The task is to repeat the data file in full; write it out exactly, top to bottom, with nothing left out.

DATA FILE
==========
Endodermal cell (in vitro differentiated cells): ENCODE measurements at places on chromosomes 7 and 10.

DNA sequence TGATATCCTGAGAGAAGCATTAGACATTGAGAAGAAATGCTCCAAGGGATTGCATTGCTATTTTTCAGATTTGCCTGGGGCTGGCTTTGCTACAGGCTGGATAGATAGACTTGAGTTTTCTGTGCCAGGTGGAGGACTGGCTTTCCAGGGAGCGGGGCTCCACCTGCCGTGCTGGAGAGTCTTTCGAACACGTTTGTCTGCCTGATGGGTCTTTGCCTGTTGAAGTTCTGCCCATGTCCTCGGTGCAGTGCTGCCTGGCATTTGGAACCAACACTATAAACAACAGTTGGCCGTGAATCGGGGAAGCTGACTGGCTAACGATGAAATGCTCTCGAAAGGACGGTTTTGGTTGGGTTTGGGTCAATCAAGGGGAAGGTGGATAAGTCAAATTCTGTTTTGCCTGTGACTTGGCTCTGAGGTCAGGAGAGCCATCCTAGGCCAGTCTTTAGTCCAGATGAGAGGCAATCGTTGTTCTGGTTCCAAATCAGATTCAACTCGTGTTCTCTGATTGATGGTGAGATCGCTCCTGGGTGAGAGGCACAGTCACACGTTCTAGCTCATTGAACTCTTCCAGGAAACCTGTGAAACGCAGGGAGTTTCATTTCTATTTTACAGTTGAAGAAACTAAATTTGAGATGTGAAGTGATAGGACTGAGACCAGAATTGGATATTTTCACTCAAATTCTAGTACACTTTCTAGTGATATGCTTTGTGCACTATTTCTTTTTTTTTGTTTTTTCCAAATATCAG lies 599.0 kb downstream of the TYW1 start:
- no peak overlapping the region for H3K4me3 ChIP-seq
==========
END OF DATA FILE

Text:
Endodermal cell (in vitro differentiated cells): ENCODE measurements at places on chromosomes 7 and 10.

DNA sequence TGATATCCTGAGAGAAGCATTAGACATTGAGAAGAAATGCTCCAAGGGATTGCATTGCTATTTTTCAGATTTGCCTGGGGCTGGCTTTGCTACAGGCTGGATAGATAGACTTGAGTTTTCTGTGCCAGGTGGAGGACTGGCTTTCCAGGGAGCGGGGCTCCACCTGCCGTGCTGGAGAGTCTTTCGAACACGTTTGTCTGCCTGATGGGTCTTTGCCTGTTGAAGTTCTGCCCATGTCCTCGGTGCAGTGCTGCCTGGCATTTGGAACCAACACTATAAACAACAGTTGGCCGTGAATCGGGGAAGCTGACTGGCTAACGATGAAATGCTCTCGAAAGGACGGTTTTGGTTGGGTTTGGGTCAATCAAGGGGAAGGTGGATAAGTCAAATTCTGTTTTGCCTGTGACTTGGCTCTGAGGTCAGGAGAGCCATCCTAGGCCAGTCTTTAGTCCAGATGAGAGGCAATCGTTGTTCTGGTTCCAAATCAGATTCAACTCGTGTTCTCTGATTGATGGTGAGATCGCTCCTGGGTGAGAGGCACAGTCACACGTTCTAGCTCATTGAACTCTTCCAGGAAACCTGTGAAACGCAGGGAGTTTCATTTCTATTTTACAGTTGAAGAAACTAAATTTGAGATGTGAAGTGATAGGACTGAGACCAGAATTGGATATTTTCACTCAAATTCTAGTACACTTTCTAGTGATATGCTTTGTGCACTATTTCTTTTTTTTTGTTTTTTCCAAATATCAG lies 599.0 kb downstream of the TYW1 start:
- no peak overlapping the region for H3K4me3 ChIP-seq